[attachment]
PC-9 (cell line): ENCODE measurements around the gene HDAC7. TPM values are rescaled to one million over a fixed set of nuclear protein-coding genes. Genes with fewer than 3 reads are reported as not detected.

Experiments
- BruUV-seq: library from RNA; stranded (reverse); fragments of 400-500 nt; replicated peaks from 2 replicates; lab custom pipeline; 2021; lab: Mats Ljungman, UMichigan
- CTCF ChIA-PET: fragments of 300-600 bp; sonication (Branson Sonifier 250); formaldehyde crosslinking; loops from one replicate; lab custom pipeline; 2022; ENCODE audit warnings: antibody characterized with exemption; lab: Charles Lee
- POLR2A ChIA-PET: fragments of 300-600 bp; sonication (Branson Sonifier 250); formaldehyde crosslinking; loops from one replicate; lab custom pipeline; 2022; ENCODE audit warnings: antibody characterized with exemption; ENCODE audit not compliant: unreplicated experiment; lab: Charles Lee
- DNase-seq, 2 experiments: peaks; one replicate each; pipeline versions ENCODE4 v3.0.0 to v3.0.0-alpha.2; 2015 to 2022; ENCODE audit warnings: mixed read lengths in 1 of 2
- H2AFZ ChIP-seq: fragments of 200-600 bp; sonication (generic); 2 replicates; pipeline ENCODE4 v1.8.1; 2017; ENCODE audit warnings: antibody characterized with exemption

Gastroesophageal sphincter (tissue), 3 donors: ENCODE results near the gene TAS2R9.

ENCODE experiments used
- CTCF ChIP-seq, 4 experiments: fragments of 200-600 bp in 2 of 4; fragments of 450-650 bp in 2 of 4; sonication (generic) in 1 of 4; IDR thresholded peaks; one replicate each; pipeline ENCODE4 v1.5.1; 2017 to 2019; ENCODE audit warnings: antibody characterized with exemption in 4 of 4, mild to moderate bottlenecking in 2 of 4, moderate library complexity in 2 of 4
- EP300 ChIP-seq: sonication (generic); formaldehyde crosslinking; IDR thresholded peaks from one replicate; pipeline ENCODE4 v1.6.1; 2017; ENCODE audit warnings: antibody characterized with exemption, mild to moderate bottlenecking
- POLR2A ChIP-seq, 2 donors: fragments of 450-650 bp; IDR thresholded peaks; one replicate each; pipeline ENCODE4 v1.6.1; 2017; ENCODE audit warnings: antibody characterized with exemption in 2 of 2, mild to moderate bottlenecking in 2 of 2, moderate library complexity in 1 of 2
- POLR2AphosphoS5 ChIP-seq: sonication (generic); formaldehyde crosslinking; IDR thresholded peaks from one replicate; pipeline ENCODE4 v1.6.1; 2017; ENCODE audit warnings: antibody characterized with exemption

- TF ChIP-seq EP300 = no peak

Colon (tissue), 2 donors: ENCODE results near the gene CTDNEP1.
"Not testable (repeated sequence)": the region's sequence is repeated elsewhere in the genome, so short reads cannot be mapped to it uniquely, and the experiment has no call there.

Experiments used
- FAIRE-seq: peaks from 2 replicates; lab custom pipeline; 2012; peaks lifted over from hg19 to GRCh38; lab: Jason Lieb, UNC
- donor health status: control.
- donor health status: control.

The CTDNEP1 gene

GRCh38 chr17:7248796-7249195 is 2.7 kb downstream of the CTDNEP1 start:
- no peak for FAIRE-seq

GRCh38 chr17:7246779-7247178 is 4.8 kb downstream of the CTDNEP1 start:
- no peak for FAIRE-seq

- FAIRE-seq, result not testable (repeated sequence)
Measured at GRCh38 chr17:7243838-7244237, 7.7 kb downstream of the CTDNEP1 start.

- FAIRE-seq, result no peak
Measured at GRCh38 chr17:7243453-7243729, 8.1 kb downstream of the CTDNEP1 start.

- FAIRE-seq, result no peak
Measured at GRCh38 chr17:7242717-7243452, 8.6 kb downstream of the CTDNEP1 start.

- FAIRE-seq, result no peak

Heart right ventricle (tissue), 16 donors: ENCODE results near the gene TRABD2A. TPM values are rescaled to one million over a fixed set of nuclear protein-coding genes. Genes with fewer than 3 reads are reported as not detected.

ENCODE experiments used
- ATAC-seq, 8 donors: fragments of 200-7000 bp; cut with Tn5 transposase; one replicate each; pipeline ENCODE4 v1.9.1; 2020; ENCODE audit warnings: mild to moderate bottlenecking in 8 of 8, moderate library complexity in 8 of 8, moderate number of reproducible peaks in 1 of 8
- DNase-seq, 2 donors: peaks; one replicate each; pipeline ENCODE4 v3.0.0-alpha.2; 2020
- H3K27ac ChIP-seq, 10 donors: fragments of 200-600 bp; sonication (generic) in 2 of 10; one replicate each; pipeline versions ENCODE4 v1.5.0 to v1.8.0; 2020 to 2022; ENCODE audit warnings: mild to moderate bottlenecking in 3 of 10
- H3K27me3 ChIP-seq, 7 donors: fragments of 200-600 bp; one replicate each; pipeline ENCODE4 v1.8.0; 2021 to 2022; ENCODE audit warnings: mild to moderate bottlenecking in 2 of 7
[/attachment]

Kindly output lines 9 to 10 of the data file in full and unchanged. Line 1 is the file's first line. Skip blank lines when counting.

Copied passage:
ENCODE experiments used
- CTCF ChIP-seq, 4 experiments: fragments of 200-600 bp in 2 of 4; fragments of 450-650 bp in 2 of 4; sonication (generic) in 1 of 4; IDR thresholded peaks; one replicate each; pipeline ENCODE4 v1.5.1; 2017 to 2019; ENCODE audit warnings: antibody characterized with exemption in 4 of 4, mild to moderate bottlenecking in 2 of 4, moderate library complexity in 2 of 4